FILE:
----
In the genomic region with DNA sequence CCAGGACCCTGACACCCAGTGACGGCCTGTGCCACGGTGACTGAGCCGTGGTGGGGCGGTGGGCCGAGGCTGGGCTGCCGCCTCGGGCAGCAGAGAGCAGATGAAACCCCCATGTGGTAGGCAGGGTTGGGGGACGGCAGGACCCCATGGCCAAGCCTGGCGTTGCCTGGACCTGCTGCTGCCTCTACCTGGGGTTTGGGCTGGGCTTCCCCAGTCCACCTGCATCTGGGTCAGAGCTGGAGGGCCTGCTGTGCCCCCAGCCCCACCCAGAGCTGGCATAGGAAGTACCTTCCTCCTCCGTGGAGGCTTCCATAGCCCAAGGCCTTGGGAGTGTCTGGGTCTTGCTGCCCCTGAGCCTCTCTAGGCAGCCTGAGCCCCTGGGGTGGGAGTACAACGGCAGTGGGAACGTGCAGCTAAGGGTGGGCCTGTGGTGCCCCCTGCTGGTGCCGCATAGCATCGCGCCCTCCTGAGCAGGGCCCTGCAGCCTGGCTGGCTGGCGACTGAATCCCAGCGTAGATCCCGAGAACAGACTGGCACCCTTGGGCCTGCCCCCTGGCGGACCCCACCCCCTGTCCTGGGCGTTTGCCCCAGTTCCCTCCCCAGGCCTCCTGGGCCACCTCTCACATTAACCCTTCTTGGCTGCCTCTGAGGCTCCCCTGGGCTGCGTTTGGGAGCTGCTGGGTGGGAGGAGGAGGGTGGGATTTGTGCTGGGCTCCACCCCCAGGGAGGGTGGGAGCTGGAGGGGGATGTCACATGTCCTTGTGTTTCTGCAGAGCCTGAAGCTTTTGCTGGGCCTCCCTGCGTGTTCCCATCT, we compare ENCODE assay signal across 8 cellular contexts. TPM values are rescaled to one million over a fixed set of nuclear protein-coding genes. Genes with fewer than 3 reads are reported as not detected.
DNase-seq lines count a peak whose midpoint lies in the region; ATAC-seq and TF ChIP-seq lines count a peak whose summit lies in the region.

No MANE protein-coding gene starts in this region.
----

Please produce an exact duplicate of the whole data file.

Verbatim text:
In the genomic region with DNA sequence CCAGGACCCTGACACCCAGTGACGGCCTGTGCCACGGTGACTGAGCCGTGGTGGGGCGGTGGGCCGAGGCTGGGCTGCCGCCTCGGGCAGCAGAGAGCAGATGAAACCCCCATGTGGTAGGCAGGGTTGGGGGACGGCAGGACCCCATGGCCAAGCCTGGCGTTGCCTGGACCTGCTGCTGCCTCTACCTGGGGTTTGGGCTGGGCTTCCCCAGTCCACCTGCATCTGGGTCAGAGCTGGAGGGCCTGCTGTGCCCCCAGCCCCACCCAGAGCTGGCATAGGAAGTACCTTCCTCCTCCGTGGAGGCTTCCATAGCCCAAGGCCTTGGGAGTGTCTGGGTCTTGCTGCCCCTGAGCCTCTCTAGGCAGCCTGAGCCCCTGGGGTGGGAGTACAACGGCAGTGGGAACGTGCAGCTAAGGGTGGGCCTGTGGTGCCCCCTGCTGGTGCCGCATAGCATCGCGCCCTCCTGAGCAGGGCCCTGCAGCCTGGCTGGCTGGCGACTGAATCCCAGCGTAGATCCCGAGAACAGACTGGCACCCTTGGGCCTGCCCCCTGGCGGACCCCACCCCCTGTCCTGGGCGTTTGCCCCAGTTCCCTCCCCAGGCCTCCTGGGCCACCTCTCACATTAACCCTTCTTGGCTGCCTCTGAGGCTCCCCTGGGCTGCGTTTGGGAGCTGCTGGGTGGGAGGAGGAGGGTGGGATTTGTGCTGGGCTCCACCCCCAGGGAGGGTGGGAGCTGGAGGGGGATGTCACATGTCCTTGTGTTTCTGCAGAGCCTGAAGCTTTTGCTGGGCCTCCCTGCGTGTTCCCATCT, we compare ENCODE assay signal across 8 cellular contexts. TPM values are rescaled to one million over a fixed set of nuclear protein-coding genes. Genes with fewer than 3 reads are reported as not detected.
DNase-seq lines count a peak whose midpoint lies in the region; ATAC-seq and TF ChIP-seq lines count a peak whose summit lies in the region.

No MANE protein-coding gene starts in this region.